Category: banjo

banjo

Jayme Stone’s Lomax Project – Muleskinners, Roustabouts, Sawyers, Prisoners,…

A new kickstarter project has been set up by banjo player Jayme Stone. The aim of the project is to rediscover the music that has been collected by Alan Lomax, who is taken as one of the most important influencers of the American Folk Song Revival.

For just 10 $ you can get the result of this project as a download – but you can also get a free concert by the band at your home if you pay more…so go and support this project and make it come true!

You can find the full information about the project on the kickstarter page.

Jayme Stone’s Lomax Project

The Lomax Project is a community of like-minded musicians coming together to rediscover their roots and collaborate. We’re multi-generational multi-instrumentalists. We have Grammy-winner songster Tim O’Brien, premier old-time musician Bruce Molsky, infinitely creative fiddler Brittany Haas (of Crooked Still), singer and body-percussionist Moira Smiley, captivating songstress Margaret Glaspy, neo-old-time guitarist and singer Eli West, guitar virtuoso Julian Lage, brilliant bassists Greg Garrison and Joe Phillips and special guests Mollie O’Brien (voice), Ron Miles (trumpet).

The album will feature many constellations and combinations of all these artists. You’ll hear hand-clapping, foot-stomping, twin fiddles, banjo, bouzouki, accordion and a swarm of singers crowded around a single microphone. The source recordings we used come from the American Folklife Center at the Library of Congress in Washington, the Association for Cultural Equity’s Global Jukebox and (mostly out-of-print) Lomax collections including the Deep River of Song and Southern Journey series.

Jayme Stone’s Lomax Project – youtube playlist

The following video has been produced as a first example and bonus video:

Goodbye, Old Paint // Jayme Stone’s Lomax Project

http://vimeo.com/72390564

Read more “Jayme Stone’s Lomax Project – Muleskinners, Roustabouts, Sawyers, Prisoners, Homemakers and Schoolchildren”

banjo

We Banjo 3 – Irish Banjo meets Bluegrass and…

I have just discovered We Banjo 3 – a banjo band from Ireland.

The band plays a mix of Irish music and American Old-Time and Bluegrass tunes with banjos and guitar. As the name of the band says the band has three great banjo players, Enda Scahill, Martin Howley and David Howley. Fergal Scahill adds the fiddle sound to the trio.

The first album of the band “Roots of the Banjo Tree” has got some great reviews.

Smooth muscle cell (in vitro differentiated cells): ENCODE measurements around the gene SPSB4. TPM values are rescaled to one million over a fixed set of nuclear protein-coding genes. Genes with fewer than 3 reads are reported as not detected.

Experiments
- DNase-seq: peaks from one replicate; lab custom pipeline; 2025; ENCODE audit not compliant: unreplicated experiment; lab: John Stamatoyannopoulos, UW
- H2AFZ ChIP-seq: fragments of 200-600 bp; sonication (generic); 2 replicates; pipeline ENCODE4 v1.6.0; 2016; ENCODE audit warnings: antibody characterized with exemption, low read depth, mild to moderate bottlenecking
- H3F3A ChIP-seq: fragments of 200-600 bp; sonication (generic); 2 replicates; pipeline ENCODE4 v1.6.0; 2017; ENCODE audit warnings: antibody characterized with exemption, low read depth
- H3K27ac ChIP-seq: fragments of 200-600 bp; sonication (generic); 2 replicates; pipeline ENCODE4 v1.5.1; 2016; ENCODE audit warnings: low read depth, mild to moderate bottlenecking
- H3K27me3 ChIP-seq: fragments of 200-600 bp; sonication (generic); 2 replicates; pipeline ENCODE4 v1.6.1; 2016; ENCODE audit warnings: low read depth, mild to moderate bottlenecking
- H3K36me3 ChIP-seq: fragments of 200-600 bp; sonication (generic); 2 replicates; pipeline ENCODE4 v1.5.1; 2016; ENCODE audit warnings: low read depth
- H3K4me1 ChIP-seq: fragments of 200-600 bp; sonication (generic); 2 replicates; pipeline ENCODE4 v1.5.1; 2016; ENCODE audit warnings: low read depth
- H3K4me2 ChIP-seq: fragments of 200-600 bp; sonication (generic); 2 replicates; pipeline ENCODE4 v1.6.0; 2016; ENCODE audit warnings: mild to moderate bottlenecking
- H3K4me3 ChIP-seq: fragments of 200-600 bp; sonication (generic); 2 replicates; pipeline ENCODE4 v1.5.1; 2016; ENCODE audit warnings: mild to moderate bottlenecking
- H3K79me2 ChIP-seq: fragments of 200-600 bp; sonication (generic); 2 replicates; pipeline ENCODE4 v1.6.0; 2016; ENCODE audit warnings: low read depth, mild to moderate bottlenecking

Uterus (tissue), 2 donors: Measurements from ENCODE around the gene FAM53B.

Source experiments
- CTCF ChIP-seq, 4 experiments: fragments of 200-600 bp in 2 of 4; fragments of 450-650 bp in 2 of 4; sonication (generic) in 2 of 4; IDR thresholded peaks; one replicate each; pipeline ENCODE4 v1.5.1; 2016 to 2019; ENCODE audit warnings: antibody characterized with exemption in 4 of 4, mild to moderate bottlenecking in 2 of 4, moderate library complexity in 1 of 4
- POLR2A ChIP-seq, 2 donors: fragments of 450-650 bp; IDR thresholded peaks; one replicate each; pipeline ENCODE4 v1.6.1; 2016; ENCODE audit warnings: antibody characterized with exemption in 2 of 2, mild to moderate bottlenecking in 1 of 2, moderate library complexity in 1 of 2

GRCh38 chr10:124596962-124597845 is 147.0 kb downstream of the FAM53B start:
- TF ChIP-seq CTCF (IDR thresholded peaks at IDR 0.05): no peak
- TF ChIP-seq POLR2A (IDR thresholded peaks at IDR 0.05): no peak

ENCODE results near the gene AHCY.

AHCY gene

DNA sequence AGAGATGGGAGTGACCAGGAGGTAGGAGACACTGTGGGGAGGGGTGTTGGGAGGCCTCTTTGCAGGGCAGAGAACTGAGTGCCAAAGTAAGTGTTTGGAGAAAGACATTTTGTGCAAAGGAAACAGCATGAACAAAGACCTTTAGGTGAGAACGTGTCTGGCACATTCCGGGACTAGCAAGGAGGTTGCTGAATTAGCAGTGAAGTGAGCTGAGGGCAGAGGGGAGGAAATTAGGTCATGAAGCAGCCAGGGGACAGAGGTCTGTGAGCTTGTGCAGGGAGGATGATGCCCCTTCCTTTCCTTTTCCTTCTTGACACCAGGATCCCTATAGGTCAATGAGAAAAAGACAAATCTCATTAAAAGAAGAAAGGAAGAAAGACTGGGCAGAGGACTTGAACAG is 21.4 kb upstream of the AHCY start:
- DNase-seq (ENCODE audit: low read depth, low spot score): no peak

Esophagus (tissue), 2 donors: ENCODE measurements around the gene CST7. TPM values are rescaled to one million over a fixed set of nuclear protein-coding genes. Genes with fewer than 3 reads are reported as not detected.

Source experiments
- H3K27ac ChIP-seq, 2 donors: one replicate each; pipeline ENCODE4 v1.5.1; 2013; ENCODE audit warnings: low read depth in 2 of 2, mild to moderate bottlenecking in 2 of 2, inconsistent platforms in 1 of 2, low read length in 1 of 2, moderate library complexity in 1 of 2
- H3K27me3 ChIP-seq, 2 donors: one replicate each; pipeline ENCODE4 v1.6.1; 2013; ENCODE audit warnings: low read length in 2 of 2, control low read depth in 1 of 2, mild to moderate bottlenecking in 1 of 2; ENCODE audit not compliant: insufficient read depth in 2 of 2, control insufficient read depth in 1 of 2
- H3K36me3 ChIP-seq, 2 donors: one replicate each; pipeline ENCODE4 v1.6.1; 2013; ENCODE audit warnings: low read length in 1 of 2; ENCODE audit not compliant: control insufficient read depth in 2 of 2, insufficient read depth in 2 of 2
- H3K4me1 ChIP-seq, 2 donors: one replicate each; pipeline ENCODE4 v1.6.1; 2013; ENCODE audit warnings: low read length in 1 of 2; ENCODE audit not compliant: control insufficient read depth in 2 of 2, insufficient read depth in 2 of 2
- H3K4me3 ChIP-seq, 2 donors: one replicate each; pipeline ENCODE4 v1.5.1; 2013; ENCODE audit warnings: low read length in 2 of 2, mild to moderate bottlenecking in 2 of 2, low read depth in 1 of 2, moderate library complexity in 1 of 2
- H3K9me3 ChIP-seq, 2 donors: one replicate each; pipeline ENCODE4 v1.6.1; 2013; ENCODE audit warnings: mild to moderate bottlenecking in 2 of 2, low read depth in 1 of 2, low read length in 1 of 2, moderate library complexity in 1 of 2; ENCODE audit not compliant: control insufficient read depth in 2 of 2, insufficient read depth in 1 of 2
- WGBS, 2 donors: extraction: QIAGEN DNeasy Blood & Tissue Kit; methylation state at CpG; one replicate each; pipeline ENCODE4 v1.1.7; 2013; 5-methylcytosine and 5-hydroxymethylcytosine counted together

We Banjo 3 – John Brown, The Lost Indian, Sail Away Ladies – from the album Roots of the Banjo Tree

We Banjo 3 – Gonna Write Me A Letter

Happiness – 2016

Playlist We Banjo 3

Website Webanjo3 : http://www.webanjo3.com/

On page “Album” and on page “Media -> Listen” you can find some free trackes to listen to, on page “Tunebook” you can find two interesting  tunebooks with some audio examples.

youtube channel Webanjo3: http://www.youtube.com/user/WeBanjo3/videos?view=0

youtube channel Enda Scahill: http://www.youtube.com/user/endascahill

Review:

Albums of the Year – We Banjo 3 / Roots of the Banjo Tree

The music being produced in this country has come of age and We Banjo 3 which consists of Enda Scahill, Martin Howley and David Howley exemplify this.  Together with special guests Fergal Scahill, Lousie Holden, Gerry O’Connor, Leon Hunt and James Blennerhassett they have created something special. A banjo inspired album has never sounded so good, so pleasing to the ear or so inventive in its approach.

Facebook webanjo3: http://www.facebook.com/webanjo3

banjo

Abe Holzmann – Blaze-away / Smoky-Mokes / Hunky Dory…

Recently I have found the sheet music for mandolin of a famous march composed by Abe Holzmann: Blaze-Away. This march has been composed in the year 1901 and has remained popular until today.

From Wikipedia:

Abe Holzmann (19 August 1874 – 16 January 1939) was a German/American composer, who is most famous today for his march Blaze-Away!

A review originally published by the New York Herald on Sunday, 13t January 1901 entitled German Composer who Writes American Cakewalk Music describes “[h]is knowledge of bass and counterpoint is thorough, and his standard compositions bear the stamp of harmonic lore, which makes his proclivity for the writing of the popular style of music the more remarkable.”[3]